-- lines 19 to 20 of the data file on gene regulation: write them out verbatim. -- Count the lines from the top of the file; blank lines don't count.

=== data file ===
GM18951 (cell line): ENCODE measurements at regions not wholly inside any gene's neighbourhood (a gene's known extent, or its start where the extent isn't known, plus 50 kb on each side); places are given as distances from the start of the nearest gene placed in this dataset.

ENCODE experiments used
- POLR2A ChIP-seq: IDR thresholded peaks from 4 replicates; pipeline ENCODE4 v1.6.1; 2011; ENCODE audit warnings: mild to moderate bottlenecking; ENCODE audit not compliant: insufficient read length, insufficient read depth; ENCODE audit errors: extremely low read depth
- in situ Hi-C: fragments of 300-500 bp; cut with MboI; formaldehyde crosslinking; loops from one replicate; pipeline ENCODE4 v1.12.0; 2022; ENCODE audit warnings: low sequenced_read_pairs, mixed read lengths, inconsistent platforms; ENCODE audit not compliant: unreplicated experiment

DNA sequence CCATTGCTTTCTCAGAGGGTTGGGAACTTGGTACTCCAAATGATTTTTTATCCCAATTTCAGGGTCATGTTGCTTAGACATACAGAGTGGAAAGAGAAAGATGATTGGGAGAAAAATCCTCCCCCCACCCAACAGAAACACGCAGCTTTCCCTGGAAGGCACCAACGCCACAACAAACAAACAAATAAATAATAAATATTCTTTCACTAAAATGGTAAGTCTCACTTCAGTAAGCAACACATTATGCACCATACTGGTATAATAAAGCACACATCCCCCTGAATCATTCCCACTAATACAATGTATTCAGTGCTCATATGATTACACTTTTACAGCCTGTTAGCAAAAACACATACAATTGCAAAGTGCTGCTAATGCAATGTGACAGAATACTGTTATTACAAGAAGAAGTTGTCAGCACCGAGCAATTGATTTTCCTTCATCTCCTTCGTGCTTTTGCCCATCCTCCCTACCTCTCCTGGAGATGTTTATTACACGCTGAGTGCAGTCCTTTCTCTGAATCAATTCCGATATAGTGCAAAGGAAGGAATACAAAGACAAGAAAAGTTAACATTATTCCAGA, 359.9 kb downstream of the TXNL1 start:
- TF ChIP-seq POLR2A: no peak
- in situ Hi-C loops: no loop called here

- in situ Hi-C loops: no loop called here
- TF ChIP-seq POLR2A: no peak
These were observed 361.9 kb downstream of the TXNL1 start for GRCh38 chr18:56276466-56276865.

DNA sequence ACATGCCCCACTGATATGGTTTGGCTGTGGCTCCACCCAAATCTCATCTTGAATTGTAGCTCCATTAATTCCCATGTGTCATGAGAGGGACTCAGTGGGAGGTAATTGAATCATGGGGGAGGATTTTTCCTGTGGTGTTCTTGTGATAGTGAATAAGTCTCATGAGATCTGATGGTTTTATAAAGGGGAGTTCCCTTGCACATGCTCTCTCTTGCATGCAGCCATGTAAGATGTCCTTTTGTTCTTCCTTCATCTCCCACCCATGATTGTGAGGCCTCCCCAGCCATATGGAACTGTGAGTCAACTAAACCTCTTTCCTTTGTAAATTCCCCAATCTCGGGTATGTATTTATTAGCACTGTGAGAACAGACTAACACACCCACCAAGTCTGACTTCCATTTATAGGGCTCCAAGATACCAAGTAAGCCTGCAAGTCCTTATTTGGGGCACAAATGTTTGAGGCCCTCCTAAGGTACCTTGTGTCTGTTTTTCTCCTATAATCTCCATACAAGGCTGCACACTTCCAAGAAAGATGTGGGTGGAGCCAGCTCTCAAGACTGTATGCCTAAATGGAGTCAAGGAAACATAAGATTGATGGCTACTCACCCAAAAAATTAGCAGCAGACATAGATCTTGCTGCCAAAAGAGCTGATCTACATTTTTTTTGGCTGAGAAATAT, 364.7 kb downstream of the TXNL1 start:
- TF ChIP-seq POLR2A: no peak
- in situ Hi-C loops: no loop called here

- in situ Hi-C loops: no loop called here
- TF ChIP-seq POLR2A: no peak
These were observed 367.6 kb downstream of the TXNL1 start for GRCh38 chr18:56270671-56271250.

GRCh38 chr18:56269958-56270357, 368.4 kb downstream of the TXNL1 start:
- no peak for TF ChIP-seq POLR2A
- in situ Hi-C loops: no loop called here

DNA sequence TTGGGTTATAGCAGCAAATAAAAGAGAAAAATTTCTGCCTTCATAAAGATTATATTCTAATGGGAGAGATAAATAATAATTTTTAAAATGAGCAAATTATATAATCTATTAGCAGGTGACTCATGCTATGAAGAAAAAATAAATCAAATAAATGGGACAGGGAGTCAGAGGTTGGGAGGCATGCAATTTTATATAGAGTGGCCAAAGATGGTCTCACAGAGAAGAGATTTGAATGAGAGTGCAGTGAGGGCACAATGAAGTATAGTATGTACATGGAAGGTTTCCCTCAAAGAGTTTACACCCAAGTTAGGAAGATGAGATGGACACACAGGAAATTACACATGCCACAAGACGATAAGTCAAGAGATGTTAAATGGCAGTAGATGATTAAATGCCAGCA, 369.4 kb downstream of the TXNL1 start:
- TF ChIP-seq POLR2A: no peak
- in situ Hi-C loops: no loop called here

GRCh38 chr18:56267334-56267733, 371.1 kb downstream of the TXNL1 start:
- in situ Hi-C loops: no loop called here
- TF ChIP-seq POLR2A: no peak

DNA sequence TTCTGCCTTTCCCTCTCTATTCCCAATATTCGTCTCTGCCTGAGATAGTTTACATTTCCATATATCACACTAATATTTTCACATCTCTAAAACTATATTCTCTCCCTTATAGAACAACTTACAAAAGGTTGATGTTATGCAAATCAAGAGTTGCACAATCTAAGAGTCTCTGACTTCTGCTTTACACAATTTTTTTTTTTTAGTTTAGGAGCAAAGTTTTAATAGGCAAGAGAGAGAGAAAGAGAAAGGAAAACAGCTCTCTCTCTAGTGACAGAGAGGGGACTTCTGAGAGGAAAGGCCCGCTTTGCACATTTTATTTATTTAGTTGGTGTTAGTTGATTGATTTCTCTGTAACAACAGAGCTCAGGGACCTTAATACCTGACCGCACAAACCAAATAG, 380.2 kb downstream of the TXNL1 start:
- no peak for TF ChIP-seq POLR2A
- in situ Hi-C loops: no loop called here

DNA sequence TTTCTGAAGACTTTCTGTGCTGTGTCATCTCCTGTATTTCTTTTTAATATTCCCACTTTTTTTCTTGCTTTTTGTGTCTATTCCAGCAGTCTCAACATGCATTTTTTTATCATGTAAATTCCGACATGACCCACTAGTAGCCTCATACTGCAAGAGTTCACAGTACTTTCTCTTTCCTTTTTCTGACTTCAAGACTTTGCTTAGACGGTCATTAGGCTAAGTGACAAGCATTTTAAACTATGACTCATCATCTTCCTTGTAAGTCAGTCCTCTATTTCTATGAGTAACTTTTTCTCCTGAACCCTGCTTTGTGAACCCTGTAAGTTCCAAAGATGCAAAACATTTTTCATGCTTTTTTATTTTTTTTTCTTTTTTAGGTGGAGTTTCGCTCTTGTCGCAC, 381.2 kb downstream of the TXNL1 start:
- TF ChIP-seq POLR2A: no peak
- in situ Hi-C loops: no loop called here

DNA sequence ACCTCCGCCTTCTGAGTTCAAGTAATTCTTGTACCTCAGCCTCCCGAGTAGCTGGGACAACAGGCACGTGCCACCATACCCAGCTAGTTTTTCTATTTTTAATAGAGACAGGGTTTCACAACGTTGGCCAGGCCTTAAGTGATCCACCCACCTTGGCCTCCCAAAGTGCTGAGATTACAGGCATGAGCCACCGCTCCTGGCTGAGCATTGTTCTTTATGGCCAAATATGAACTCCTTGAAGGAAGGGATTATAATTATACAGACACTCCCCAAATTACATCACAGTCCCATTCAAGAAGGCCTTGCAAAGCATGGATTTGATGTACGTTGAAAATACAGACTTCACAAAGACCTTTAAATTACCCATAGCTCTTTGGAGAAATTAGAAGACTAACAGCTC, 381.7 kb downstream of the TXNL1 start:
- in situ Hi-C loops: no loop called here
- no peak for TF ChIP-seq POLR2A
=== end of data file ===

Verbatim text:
- in situ Hi-C loops: no loop called here

DNA sequence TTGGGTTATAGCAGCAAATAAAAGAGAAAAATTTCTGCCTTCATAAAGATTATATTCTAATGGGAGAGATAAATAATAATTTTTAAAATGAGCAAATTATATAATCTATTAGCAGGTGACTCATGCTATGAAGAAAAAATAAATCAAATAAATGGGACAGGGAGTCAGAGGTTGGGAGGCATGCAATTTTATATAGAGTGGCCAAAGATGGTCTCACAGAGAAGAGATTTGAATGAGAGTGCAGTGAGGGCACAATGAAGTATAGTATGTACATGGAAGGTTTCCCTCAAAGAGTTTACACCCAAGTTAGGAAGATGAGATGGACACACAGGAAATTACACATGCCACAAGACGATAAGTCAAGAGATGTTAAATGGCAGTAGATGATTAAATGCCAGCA, 369.4 kb downstream of the TXNL1 start: